LAHORE: On the International Day of the Girl Child, adolescent females continued to face a plethora of problems when it comes to access to education as schools in Punjab were far away from their homes.
The problem is exacerbated by inadequate transport facilities, while economic conditions force families not to send their children, especially girls, to schools.
According to Punjab Gender Parity Report 2017 by the Punjab Commission on the Status of Women (PCSW), the literacy rate for girls is 55%, lower that the average of the province at 63%. At the same time, it is estimated that 71% of males are literate.
The report found that although the literacy among women had risen from 48% to 55%, the net enrollment rate saw a decrease from 70% to 67% during the corresponding period. It also highlighted that the lowest parity in the number of schools, teachers and enrollment for females was found in districts from the Southern part of the province. The districts found to have the lowest gender parity were Dera Ghazi Khan, Muzaffargarh and Rajanpur.
Out of school, drop out and survival rates
According to the report, the districts from South Punjab again had the most out-of-school children, especially girls. The report showed that Rajanpur, Rahim Yar Khan, Bahawalpur, Multan and Muzaffargarh had the highest number of out-of-school children. According to the report, Rajanpur had the highest rate with 39% of children out of school and 22% of these were girls.
The dropout and survival rate of girls in formal education also showed similar patterns with districts of South Punjab showing a dismal situation. Rajanpur, Muzaffargarh and Dera Ghazi Khan had the highest dropout rates, with girls dropping out of school at a higher rate.
The Punjab Gender Parity Report 2017 cites low per capita income of families, inadequate facilities in schools and low motivation levels of parents among other factors. Similarly, the survival rate of children, especially girls, showed similar trends in the province.
The report said that Punjab had less than 1% of non-functional schools; however 71% of those were for girls. “A number of formal schools established by the government are non-functional due to unavailability of staff, security issues for women teachers and girls, along with lack of transport facilities,” the report stated.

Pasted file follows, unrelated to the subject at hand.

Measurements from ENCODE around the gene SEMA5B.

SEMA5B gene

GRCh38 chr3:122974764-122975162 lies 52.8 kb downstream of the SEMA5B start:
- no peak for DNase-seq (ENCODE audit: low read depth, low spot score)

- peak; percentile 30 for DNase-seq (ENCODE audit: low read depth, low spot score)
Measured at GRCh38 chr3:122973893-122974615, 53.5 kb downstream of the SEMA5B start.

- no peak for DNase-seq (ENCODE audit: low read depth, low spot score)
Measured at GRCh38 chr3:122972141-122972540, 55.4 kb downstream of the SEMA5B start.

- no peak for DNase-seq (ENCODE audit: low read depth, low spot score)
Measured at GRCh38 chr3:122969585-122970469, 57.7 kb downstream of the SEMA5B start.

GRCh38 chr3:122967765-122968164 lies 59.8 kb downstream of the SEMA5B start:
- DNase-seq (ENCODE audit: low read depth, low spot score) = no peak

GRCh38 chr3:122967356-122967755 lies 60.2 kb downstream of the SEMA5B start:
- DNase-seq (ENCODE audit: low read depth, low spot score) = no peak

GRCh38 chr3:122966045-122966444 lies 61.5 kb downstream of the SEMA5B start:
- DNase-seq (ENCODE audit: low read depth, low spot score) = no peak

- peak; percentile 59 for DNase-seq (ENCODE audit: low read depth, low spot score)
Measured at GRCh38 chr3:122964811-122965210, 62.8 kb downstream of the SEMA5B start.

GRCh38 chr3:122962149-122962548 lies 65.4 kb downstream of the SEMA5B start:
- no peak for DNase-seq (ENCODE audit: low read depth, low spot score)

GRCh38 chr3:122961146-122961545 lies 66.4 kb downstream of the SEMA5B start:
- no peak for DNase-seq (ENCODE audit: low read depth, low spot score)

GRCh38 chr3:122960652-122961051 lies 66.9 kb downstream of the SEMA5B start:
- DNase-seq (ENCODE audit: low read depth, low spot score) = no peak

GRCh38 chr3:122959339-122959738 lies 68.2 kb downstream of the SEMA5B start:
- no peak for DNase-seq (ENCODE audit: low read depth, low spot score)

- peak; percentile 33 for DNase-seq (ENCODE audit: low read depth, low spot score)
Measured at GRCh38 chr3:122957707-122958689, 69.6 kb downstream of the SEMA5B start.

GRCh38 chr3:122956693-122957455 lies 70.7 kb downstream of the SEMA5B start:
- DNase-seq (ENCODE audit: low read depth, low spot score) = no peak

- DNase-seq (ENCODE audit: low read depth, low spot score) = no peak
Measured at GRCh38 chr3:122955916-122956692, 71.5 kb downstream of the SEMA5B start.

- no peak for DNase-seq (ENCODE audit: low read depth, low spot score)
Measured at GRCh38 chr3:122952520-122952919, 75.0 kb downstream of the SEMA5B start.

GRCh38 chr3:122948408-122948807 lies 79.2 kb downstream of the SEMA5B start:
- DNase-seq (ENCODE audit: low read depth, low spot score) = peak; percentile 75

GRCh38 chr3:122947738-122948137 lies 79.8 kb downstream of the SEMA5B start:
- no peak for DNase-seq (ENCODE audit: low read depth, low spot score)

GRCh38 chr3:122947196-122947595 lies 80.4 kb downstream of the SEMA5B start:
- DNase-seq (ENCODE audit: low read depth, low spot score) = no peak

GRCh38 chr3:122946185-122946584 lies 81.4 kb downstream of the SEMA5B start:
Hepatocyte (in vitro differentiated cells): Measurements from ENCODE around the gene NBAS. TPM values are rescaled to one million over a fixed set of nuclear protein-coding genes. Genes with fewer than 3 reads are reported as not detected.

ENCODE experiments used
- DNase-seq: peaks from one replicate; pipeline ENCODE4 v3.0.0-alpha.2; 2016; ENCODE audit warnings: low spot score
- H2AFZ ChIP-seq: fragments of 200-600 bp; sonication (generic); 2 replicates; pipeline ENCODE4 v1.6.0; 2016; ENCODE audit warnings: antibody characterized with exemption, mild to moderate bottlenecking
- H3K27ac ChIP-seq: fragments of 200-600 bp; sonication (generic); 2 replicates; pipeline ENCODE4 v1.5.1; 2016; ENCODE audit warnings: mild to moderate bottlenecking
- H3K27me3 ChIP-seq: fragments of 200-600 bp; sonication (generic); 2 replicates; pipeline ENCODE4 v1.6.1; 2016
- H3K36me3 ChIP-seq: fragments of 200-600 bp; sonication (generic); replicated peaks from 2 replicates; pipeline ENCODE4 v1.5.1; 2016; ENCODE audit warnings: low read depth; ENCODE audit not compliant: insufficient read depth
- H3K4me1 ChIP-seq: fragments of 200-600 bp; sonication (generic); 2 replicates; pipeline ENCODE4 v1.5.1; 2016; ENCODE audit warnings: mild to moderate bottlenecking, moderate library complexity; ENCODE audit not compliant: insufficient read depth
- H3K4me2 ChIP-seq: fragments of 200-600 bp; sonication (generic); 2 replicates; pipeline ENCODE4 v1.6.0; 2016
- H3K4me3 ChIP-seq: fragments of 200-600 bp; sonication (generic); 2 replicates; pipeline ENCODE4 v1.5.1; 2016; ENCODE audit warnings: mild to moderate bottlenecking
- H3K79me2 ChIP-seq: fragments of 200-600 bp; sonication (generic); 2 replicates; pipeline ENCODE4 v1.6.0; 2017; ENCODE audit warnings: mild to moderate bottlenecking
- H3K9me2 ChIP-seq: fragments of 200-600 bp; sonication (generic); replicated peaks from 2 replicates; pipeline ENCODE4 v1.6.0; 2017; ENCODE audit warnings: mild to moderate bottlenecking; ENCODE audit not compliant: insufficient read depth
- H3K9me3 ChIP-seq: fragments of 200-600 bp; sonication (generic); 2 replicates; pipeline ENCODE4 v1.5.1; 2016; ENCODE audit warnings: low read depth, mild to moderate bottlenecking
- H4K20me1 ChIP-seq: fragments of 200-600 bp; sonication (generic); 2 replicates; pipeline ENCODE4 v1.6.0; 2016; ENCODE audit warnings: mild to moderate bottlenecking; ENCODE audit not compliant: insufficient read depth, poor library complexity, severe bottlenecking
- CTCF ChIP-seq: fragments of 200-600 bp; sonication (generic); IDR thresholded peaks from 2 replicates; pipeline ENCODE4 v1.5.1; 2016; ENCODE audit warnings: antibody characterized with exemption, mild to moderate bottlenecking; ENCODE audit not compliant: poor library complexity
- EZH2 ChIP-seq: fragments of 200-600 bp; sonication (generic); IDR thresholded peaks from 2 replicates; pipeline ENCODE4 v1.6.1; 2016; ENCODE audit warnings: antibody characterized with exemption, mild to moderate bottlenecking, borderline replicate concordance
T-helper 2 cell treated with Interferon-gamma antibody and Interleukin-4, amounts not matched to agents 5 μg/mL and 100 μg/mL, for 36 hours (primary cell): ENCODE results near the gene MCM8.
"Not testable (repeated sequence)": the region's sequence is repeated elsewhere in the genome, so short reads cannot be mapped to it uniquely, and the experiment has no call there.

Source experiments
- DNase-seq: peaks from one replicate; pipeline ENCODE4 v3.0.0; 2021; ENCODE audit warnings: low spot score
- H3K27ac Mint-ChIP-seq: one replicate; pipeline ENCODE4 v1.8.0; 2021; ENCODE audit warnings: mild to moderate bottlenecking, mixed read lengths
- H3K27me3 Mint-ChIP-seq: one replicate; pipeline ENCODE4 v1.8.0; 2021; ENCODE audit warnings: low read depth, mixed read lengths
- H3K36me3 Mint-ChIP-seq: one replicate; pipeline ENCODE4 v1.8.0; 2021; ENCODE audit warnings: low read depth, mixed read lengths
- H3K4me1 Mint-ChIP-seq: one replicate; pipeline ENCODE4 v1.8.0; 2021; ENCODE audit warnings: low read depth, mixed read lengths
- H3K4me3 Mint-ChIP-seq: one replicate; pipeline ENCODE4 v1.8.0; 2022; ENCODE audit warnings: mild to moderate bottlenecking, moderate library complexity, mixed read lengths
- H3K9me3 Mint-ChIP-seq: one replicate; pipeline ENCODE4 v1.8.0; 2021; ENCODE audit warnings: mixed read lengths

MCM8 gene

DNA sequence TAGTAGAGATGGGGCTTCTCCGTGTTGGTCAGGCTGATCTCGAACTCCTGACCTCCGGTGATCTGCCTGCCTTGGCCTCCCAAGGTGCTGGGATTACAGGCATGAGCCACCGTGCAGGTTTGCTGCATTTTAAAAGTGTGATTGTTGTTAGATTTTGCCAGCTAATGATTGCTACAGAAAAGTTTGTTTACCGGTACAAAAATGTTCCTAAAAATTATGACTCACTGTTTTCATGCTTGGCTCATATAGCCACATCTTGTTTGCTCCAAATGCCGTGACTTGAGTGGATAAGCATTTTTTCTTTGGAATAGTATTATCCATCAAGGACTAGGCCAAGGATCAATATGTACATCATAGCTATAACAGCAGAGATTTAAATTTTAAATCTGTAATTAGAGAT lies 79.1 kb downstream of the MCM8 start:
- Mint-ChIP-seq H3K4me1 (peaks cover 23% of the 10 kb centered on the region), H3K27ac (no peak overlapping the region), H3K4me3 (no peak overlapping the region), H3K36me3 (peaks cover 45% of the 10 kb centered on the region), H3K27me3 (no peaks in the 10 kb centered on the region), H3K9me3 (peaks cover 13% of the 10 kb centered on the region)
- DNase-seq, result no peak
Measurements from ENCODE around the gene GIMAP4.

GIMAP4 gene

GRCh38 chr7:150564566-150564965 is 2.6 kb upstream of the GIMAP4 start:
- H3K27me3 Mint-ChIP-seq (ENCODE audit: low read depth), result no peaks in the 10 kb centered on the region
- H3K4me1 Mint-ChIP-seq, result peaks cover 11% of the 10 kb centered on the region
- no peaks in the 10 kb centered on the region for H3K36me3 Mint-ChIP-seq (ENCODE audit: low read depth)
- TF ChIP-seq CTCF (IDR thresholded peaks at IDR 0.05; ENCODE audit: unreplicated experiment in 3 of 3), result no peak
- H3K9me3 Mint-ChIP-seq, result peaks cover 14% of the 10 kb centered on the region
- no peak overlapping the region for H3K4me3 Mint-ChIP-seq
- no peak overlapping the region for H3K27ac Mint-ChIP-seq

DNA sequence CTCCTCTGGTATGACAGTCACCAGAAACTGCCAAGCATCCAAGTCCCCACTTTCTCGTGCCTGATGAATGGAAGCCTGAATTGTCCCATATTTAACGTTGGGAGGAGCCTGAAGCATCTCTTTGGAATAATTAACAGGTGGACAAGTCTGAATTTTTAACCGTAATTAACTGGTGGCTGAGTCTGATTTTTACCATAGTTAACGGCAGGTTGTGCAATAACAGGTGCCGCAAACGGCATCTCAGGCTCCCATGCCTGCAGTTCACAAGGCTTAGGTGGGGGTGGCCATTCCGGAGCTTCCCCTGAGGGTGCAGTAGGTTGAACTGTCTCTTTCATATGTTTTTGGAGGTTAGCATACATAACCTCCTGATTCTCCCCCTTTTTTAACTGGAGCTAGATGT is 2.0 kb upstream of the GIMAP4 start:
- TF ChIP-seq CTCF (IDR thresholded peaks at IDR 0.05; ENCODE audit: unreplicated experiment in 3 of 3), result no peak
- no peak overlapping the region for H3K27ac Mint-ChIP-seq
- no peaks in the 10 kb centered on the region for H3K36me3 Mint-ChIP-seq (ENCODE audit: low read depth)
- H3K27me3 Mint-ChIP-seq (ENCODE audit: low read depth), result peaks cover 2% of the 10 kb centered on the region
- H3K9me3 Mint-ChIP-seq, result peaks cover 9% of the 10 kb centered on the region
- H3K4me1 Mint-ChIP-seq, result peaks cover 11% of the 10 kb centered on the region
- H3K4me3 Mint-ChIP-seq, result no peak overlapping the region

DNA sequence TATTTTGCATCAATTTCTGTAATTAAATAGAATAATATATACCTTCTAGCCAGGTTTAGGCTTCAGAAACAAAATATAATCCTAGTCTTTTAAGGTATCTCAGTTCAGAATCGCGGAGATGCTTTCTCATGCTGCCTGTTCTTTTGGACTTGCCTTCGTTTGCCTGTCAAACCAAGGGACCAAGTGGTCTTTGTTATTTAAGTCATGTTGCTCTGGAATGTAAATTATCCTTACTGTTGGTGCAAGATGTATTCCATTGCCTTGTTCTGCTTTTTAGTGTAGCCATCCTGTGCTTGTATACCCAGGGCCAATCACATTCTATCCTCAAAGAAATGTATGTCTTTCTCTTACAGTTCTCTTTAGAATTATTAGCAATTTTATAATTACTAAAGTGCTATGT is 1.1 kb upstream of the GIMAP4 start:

PCSW Chairperson Fauzia Viqar, in a statement, said, “Education is a fundamental right of girls and necessary for their mental growth as well as economic prosperity of the country. Giving girls an opportunity to complete secondary schooling will lead to an end of child marriages and reduce domestic violence.”
PCSW Gender Management Information System (GMIS) Project Manager Mehreen Siddiqi said that to improve girls’ access to education, the commission recommends providing better transportation facilities to girls, building new schools in areas where formal schools for girls don’t exist and provide more conditional cash transfers to encourage increased enrollment and survival.
Ensuring fundamental rights
Child Rights Movement and CAN Pakistan’s Coordinator Rashida Qureshi shared that adolescent girls have the right to a safe, educated, and healthy life, not only during critical formative years, but also as they mature into women. “If effective support is provided to them during adolescent years, girls have the potential to change the world – both as the empowered girls of today and as tomorrow’s workers, mothers, entrepreneurs, mentors, household heads, and political leaders,” she said.
The coordinator issued this statement during a celebration of International Day of the Girl Child under theme Girl’s Progress=Goal’s Progress”.
It was arranged by the Child Rights Movement, Punjab, Search For Justice and Pakistan Girl Guides Association. “An investment in realising the power of adolescent girls upholds their rights today and promises a more equitable and prosperous future, one in which half of humanity is an equal partner in solving the problems of climate change, political conflict, economic growth, disease prevention, and global sustainability,” she said.
Published in The Express Tribune, October 12th, 2017.
The post International Day of the Girl Child: Obstacles galore continue to affect female education appeared first on The Express Tribune.
Source: Tribune News | International Day of the Girl Child: Obstacles galore continue to affect female education